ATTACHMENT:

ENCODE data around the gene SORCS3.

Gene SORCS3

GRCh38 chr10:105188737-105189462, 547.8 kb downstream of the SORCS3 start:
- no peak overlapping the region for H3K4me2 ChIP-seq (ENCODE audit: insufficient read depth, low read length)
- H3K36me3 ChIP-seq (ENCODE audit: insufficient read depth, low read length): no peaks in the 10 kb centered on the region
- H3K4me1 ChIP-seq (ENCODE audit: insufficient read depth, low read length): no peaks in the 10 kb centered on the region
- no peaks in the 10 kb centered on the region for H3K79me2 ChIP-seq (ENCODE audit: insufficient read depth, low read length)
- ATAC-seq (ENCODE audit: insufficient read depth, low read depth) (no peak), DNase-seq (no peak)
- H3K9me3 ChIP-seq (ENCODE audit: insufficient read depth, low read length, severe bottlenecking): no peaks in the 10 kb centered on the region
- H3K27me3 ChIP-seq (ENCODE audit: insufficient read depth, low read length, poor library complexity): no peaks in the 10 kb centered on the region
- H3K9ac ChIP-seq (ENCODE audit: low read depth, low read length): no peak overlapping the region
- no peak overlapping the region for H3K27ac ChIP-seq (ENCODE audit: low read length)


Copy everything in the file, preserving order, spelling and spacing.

ENCODE data around the gene SORCS3.

Gene SORCS3

GRCh38 chr10:105188737-105189462, 547.8 kb downstream of the SORCS3 start:
- no peak overlapping the region for H3K4me2 ChIP-seq (ENCODE audit: insufficient read depth, low read length)
- H3K36me3 ChIP-seq (ENCODE audit: insufficient read depth, low read length): no peaks in the 10 kb centered on the region
- H3K4me1 ChIP-seq (ENCODE audit: insufficient read depth, low read length): no peaks in the 10 kb centered on the region
- no peaks in the 10 kb centered on the region for H3K79me2 ChIP-seq (ENCODE audit: insufficient read depth, low read length)
- ATAC-seq (ENCODE audit: insufficient read depth, low read depth) (no peak), DNase-seq (no peak)
- H3K9me3 ChIP-seq (ENCODE audit: insufficient read depth, low read length, severe bottlenecking): no peaks in the 10 kb centered on the region
- H3K27me3 ChIP-seq (ENCODE audit: insufficient read depth, low read length, poor library complexity): no peaks in the 10 kb centered on the region
- H3K9ac ChIP-seq (ENCODE audit: low read depth, low read length): no peak overlapping the region
- no peak overlapping the region for H3K27ac ChIP-seq (ENCODE audit: low read length)